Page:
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A “light switch” in the brain illuminates neural networks

Researchers from NTNU’s Kavli Institute of Systems Neuroscience are now able to see which cells communicate with each other in the brain by flipping a neural light switch. The results of their efforts are presented in an article in the 5 April 2013issue of Science magazine.

Choking on their own growth

The population of the world’s cities is growing by 60 million people a year. What can urban planners do?

Order out of chaos

“With automated construction, you can just go in and change one parameter, and suddenly the whole design adapts to the change.”

Ghana puts its hope in oil

Norway is helping Africa’s youngest oil nation with a prescription for prosperity – and is finding out that learning goes both ways.

Driller thriller

Drilling an oil well is not what it used to be. The job needs its own special tools, the dexterity of a pilot, and bundles of experience.

Stress alarm for smoke-divers

Smoke-divers are exposed to high temperatures, physical exhaustion and stress. A new sensor system lets them know when the body has had enough.

Beating the winter blues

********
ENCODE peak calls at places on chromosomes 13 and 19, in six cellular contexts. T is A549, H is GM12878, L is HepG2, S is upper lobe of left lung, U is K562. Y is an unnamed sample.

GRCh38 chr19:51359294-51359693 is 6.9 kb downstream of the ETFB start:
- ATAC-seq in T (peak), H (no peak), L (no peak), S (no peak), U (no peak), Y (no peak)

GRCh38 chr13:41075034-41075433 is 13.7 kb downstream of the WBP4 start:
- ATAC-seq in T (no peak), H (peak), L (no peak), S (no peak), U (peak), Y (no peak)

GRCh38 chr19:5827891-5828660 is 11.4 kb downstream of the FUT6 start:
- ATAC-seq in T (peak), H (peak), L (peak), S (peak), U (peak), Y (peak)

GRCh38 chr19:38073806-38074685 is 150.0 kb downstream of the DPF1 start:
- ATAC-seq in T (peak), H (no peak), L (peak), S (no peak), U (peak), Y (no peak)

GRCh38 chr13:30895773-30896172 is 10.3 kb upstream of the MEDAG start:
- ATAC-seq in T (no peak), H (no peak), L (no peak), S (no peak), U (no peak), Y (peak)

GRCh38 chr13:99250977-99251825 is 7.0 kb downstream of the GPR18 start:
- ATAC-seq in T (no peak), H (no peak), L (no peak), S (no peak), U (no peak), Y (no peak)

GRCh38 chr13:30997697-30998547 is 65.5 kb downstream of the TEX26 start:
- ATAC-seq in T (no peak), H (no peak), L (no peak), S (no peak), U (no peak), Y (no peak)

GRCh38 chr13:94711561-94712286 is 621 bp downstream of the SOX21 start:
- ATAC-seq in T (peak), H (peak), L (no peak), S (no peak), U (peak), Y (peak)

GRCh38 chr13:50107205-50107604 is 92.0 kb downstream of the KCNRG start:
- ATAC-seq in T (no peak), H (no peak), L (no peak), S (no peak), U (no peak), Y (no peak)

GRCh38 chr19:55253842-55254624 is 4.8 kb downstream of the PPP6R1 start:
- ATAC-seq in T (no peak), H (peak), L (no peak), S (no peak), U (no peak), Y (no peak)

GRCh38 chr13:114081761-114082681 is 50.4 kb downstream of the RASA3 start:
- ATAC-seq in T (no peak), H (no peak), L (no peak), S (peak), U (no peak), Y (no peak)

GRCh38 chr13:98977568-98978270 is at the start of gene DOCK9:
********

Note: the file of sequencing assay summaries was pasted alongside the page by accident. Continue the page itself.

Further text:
The lack of sufficient daylight in northern climes makes many tired and depressed. But don’t worry, researchers have come up with ways to counteract the winter blues.

The many maps of the brain

Your brain has at least four different senses of location – and perhaps as many as 10. And each is different, according to new research from NTNU’s Kavli Institute for Systems Neuroscience.

Lobster baby boom

Researchers have recently succeeded in doubling survival rates among lobster larvae. This could boost populations of a species threatened in the wild.

Ivory gulls in trouble

High levels of contaminants are linked with thinner eggshells in the ivory gull, a red-listed high Arctic seabird.

When the doctor is out

Training community medical officers to do acute surgery is saving lives in the small west African country of Sierra Leone.

New material may replace silicon

Norwegian researchers are the world’s first to develop a method for producing semiconductors from graphene. This finding may revolutionise the technology industry.

The jacket that talks to Facebook

Collision. Fire. Accidents. Chaos. In a rescue operation, it’s no use trying to communicate via a small mobile phone display. But a jacket – now you’re talking!

Polar perils

Activity in the Arctic is on the increase, but how safe is it to operate there?